Designer Forum - March 2011
By Jeff Taylor
Interior design is at its best when we use our skills as designers to innovate and create an environment that improves the way a company works, interacts and goes to market. This describes the unique opportunity that Arris, a Design Studio, Inc. was given when asked not only to design a new headquarters facility, but also to create a new culture that would cultivate inspiration, encourage creativity and promote collaboration. The design is rich in layers of form, function, color, drama and nature, and the flooring was designed to be an integral part in anchoring the space and achieving a successful end.
The client is Firaxis Games, a leading video game development studio responsible for industry favorites such as the Sid Meier’s Civilization series. The company works in teams, developing several games at the same time. The design process of a single game can take years to complete and involves a team of artists, software designers, animators and producers. These large teams of creative talent need quiet spaces for intense focus as well as large, open spaces for collaboration and various sized meetings. As hard as these designers work, they also desire fun spaces to decompress both quietly alone and through group play. To a gaming company like Firaxis, play is their work, so play is an important part of their daily routine.
Arris started its design process by looking at how the built environment could better support Firaxis’ design process. The company had originally moved into an abandoned office space that required intensive build-out on multiple floors; the location was not conducive to employee and team interaction. This lackluster space with its vanilla box finishes did nothing to inspire or support the company’s process and goals.
After studying the function and work process of Firaxis, Arris held a design charrette to leverage the talent of the team and generate innovative ideas. In the end, Arris created Idea Banks that house two to four people working toward a similar goal. These Idea Banks offer small team spaces and also give each member private focus space for their “heads down” work. The Banks for each product development team were collated around war rooms for collaboration of up to 16 people and open team areas. The glass façade of the war rooms opens to engage the adjacent team areas to accommodate the entire Firaxis team. These concepts were just the beginning of creating the new culture Firaxis required to remain an innovation leader.
With the balance between private focus space and team collaboration achieved, the design team began to look at the other spaces required to improve productivity and creativity. Break out spaces and play areas were added to the requirements. The break out spaces were to be informal areas with lots of unique character to provide a small “getaway” from the intensity of the work process. Meanwhile, large group play areas were also required. A break room filled with various games and a television lounge area was added to the mix.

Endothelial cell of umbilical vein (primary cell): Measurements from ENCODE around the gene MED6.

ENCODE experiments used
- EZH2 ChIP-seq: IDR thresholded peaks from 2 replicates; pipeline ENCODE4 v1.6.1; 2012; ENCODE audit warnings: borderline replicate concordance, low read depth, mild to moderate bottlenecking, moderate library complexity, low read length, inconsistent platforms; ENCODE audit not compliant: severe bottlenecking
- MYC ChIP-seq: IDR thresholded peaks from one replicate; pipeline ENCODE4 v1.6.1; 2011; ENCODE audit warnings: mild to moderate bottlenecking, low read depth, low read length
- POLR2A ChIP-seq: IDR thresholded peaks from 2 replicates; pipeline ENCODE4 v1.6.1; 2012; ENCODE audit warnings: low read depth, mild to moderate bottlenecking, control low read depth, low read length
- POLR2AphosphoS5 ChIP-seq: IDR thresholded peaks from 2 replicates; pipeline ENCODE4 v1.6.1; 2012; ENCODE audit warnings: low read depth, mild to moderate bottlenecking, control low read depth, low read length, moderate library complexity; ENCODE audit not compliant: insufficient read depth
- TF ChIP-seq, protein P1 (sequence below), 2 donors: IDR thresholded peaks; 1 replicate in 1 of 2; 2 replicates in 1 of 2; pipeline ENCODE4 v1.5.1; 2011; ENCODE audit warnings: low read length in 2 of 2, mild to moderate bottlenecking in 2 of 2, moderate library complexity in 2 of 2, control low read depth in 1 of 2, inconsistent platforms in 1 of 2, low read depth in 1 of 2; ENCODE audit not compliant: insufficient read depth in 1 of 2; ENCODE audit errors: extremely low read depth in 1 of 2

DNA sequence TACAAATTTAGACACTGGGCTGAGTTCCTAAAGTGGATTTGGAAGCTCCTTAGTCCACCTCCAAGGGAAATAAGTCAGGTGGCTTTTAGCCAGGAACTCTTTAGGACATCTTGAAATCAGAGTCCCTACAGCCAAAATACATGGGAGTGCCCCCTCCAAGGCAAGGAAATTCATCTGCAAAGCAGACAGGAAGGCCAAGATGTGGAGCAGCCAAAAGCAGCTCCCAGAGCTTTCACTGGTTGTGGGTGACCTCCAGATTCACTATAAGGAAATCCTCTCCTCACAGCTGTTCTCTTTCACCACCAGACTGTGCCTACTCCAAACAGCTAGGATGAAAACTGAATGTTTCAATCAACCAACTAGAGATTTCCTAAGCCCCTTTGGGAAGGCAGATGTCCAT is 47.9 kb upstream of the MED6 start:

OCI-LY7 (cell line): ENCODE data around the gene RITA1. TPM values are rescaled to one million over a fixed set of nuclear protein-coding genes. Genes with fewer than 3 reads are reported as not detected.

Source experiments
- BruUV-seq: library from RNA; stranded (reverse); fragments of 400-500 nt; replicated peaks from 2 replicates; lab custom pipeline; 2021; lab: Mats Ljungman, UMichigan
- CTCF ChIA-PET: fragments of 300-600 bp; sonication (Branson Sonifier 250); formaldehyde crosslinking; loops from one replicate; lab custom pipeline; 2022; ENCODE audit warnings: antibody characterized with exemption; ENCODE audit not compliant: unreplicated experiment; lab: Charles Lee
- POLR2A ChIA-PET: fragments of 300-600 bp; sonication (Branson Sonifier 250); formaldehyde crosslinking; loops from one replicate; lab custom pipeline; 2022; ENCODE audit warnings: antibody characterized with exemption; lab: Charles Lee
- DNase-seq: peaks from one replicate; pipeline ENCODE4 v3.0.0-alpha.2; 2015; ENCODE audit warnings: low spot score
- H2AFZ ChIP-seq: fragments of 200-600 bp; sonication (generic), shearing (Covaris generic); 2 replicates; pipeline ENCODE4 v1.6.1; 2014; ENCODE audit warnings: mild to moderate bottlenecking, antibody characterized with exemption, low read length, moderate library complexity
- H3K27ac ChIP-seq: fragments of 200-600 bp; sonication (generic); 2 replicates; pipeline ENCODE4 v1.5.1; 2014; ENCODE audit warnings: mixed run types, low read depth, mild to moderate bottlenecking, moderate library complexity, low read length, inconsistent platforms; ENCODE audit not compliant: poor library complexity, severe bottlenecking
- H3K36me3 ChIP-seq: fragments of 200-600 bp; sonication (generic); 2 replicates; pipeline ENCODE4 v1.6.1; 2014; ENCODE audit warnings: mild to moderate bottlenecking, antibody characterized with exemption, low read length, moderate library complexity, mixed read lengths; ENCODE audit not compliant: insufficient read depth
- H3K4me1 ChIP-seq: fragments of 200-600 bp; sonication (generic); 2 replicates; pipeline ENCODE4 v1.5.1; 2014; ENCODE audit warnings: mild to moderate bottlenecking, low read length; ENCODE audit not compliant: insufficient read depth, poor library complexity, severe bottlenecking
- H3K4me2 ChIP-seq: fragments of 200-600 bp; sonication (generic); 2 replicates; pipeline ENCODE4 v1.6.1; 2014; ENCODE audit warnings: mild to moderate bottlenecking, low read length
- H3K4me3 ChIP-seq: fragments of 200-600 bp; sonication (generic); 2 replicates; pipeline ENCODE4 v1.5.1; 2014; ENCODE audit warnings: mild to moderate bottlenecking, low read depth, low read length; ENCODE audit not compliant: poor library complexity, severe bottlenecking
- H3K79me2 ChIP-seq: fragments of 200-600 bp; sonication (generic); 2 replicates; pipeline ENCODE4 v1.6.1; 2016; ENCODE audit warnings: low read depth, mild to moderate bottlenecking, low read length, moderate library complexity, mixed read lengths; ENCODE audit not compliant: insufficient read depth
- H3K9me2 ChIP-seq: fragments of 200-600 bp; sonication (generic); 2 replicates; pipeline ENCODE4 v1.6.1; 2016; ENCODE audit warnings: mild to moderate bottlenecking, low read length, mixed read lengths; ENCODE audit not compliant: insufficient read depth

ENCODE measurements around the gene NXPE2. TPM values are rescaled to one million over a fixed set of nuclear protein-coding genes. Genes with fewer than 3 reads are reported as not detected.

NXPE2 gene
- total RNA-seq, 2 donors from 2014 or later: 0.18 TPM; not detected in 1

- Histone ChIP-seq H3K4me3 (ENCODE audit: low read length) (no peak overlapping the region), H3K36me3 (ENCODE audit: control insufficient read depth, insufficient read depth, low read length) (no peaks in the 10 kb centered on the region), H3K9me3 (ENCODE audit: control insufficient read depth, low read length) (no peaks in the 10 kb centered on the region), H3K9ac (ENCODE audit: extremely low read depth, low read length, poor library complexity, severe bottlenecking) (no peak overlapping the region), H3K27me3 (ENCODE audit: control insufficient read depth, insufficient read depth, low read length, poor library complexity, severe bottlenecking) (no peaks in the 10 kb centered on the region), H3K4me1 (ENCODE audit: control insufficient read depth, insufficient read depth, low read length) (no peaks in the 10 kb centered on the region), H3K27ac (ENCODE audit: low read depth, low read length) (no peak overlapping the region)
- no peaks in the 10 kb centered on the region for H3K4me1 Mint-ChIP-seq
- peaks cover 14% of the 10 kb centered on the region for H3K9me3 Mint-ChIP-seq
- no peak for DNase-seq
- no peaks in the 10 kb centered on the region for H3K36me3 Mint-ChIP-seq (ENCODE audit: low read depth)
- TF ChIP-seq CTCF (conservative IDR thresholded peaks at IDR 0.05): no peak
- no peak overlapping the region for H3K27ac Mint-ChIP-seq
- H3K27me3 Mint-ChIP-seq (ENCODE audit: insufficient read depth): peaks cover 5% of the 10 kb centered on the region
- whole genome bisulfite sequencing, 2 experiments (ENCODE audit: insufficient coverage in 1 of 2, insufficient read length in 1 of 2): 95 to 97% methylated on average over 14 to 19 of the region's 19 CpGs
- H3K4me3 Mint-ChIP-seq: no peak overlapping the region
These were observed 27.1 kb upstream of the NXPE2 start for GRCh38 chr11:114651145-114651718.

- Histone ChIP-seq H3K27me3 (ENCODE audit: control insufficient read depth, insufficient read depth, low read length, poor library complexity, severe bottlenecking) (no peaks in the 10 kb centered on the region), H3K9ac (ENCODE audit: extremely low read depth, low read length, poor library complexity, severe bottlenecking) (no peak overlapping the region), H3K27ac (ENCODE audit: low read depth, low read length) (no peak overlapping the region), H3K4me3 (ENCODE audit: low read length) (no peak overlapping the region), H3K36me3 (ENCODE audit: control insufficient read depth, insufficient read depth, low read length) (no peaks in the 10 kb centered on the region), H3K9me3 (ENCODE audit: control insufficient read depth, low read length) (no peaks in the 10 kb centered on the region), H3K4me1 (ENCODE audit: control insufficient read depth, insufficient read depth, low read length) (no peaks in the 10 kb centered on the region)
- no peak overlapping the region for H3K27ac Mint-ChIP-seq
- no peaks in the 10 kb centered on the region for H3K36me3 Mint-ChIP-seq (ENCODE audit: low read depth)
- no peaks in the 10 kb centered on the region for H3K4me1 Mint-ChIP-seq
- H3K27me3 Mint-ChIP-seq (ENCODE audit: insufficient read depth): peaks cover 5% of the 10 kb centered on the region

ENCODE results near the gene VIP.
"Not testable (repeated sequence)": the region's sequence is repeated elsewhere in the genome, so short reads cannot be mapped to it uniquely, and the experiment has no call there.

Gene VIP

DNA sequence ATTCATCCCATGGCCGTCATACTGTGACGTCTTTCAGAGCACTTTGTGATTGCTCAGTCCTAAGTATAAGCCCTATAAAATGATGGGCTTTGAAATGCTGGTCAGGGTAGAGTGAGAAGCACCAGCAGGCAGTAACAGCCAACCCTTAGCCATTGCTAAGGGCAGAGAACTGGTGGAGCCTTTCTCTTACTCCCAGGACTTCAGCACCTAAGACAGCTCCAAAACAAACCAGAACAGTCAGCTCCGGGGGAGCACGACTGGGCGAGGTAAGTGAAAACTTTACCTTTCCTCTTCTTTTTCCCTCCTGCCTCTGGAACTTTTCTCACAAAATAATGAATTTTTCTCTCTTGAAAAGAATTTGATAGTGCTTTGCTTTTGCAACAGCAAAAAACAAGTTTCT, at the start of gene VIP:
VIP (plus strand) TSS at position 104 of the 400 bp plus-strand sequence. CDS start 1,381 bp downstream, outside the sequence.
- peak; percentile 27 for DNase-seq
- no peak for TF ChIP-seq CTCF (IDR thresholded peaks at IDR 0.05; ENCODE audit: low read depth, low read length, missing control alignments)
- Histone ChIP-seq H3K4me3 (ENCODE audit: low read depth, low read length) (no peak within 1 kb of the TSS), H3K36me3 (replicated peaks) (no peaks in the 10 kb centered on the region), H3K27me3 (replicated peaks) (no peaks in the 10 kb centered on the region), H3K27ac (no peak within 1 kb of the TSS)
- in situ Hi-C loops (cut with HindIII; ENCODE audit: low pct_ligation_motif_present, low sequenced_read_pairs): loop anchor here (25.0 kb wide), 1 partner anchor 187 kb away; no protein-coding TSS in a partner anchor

The client also wanted exercise facilities and showers to support both indoor and outdoor activities. Other required amenities included a press conference room, library and a multipurpose room. The multipurpose room is good for everything from yoga classes to model sketching, an important part of modeling characters and their movements in the video games. These amenities are not looked upon as nice to have; rather, they are an integral part of supporting the best practices of the creative process.
Once the program and the process were defined, the focus shifted to the built environment. The client selected a 35,000 square foot, single story warehouse space for its headquarters. The design team decided to create an interactive experience throughout the space that mimics the games being produced. The goal is to take an employee or visitor on a journey through the office space, not just a walk to the water cooler. The design also reflects the company’s talent with cutting edge technology, as well as its penchant for nature and outdoor activities. Clusters of Idea Banks with large custom made barn doors were turned askew to create surprise around every corner. Walls were kept relatively neutral intentionally, with magnetic whiteboards to showcase current art and design from games under construction.